If an “award” were ever given to Canadian governments for their most botched-up policy area, nothing could trump the health file. Ever since the 1960s and the arrival of universal coverage (the one signature achievement Ottawa and the provinces can justifiably point to) the various governments have otherwise made a hash of our health.
Some might argue health care isn’t so bad and assert no Canadian goes bankrupt. And the inevitable comparisons will be made with the United States and how that system falls short.
But the clichéd U.S. comparisons ignore the problems within our own system. Our waiting lists may not bankrupt people. But our health care queues prolong the pain of those who suffer. In the very worst outcomes, waiting lists kill patients who don’t receive treatment fast enough.
Then there is our inefficient delivery method. Misnamed “defenders” of Medicare mistakenly presume greed disappears if governments label something public and give control of the health care system to large, quasi-monopolistic health care unions.
All that does is institutionalize greed, subject governments to the whims of monopolists, and mess up proper compensation such as not paying general physicians enough but unionized pressure groups more. That approach prevents public, private and non-profit hospitals, clinics and staff from competing to deliver excellent service in the most cost-effective manner.
Lastly, there are the swings between government-managed health care at the local level (regional health authorities such as in British Columbia) and the assumption a “super board” will be the answer to all that ails us (Alberta recently moved to this model)–which misses the larger point on monopolized service delivery regardless of whether the top bureaucrats are in one board or dozens.
Pathetic as all such policy mistakes have been, they pale when compared to the biggest cock-up: how baby boomers neglected to pre-fund their health care.
Many baby boomers will rightly object to being lumped in with past policies they didn’t support so blame past political leaders if you want. But consider why such a lack of pre-funding matters: because the baby boom generation, the largest cohort alive, is hitting retirement age, precisely when more health care is needed.
Consider the baby boom bulge and how it will put pressure on provincial health care budgets. In 1956, only 7.7 per cent of the population was age 65 or older. By 2006, that figure almost doubled to 13.7 per cent. Using a medium growth scenario provided by Statistics Canada, by 2011, the over-65 cohort will be 14.4 percent, 16.4 per cent by 2016, 18.7 per cent by 2021, 21.2 per cent by 2026, and 23.4 per cent by 2031.
Looking back, had governments paid attention over the last several decades, they would have initiated something known as medical savings accounts. Think of them as the medical equivalent of RRSPs or even the Canada Pension Plan which, after 1997, began to pay attention to demographic realities. It changed from a pay-as-you-go pension system to a partly pre-funded one. (The CPP is not perfect there either but that’s another matter.)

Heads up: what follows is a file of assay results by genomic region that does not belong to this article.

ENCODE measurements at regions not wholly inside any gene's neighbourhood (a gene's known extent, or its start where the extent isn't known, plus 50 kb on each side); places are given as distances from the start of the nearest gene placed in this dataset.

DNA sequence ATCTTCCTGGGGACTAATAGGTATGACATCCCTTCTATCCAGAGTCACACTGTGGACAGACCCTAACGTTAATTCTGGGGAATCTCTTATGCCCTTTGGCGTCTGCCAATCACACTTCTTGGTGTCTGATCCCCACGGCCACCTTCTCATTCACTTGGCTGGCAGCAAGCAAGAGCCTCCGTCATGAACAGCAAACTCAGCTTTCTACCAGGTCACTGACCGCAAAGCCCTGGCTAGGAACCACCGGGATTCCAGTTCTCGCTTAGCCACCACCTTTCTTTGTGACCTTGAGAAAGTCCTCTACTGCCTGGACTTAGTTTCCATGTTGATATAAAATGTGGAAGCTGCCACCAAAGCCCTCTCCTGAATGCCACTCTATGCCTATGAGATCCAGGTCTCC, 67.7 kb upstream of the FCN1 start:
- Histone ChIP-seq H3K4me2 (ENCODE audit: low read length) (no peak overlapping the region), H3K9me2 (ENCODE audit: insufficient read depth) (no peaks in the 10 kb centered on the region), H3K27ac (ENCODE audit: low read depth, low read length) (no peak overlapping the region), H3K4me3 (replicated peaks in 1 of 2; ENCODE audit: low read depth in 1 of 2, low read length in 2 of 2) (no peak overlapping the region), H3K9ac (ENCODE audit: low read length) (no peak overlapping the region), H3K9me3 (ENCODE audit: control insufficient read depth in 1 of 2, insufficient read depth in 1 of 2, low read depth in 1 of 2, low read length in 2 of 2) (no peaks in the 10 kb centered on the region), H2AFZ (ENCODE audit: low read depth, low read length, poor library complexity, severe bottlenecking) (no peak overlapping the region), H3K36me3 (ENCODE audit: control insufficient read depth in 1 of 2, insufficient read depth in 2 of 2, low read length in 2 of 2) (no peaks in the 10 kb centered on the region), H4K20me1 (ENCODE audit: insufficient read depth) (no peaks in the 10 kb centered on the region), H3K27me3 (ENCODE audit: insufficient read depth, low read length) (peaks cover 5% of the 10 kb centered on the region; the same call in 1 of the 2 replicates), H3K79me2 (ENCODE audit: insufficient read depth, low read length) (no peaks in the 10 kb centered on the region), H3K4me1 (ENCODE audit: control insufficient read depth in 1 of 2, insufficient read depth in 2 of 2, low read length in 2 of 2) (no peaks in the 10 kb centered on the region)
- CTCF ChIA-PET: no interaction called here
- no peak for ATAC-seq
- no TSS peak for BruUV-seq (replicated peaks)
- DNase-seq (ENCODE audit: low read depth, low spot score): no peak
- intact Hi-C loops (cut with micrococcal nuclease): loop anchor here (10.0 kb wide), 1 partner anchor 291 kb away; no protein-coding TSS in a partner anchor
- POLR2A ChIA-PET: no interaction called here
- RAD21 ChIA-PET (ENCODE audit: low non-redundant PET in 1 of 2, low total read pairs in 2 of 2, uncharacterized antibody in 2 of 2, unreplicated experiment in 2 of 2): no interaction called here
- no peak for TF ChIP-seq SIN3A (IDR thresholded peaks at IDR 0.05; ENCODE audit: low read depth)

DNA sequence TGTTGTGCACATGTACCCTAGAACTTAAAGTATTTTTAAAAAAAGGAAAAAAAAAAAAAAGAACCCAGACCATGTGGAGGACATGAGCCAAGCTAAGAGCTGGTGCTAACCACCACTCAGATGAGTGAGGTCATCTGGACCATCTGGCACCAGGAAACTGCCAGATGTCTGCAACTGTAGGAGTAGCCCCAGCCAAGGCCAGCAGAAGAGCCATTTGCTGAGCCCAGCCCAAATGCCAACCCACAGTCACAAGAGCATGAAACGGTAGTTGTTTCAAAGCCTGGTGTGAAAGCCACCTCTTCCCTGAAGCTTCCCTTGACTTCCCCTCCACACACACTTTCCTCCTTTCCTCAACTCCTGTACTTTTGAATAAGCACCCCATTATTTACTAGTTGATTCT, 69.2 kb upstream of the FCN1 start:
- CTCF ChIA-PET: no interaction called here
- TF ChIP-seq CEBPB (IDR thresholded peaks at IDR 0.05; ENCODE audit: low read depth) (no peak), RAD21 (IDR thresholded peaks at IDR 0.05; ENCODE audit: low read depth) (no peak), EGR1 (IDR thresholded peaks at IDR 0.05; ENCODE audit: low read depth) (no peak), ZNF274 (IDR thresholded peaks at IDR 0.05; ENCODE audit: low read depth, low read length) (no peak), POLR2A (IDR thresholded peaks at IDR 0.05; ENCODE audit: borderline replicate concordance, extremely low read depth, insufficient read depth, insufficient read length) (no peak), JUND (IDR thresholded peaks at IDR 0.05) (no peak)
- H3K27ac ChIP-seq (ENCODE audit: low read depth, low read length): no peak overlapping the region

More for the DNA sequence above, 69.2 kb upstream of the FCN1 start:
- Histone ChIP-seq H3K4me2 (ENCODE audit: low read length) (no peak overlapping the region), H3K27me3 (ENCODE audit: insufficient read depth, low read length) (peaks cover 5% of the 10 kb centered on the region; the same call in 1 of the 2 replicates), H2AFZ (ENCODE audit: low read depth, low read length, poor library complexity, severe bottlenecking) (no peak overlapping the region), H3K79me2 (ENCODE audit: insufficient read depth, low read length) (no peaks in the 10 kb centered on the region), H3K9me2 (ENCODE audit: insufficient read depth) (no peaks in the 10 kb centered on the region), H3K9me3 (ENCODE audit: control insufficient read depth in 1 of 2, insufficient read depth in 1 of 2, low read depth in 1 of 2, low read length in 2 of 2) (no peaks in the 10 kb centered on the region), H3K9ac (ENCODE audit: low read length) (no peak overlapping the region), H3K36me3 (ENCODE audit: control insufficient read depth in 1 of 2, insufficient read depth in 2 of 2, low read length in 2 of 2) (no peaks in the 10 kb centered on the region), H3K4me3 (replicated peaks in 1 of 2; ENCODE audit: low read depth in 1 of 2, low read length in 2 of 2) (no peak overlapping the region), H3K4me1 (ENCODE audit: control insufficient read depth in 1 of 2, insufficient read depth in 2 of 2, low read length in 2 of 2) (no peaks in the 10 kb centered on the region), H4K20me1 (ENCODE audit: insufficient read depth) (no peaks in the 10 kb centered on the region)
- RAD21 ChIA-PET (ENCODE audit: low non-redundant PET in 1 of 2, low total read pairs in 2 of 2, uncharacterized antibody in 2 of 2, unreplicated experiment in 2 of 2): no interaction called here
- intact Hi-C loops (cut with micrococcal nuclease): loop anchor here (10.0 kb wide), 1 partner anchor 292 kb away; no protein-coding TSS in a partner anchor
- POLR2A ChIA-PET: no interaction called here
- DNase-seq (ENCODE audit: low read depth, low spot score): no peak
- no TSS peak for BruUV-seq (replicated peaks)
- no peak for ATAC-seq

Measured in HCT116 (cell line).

Singapore initiated medical savings accounts decades ago and they make eminent sense. The basic concept is each person must save a portion of his/her income to be withdrawn only for medical needs as they arise. They are not the only reform needed but because they are tied to individuals, they help a society adjust to demographic realities. Had politicians in 1956 or even 1986 been far-sighted, such funds would now be available to transition the baby boomers into better health care.
Dr. David Grazter, a Toronto and Manhattan physician originally from Winnipeg, recommended such accounts ten years ago in Code Blue, his award-winning book on Canadian health care. Former federal Tory cabinet minister Don Mazankowski served up a version of the same in his recommendations to the Alberta government earlier this decade.
Canadians are about to endure some painful cuts in health care because there is no other choice: Run deficits for long and the extra interest payments cut into what’s available for doctors, nurses and hospital beds.
Medical savings accounts won’t solve all of Medicare’s ills but they make sense in contrast to global health care budgets which are understandably directed to respond to immediate needs as opposed to future needs. But that’s why such accounts are needed. Their non-introduction has been the biggest missed opportunity of the past half-century.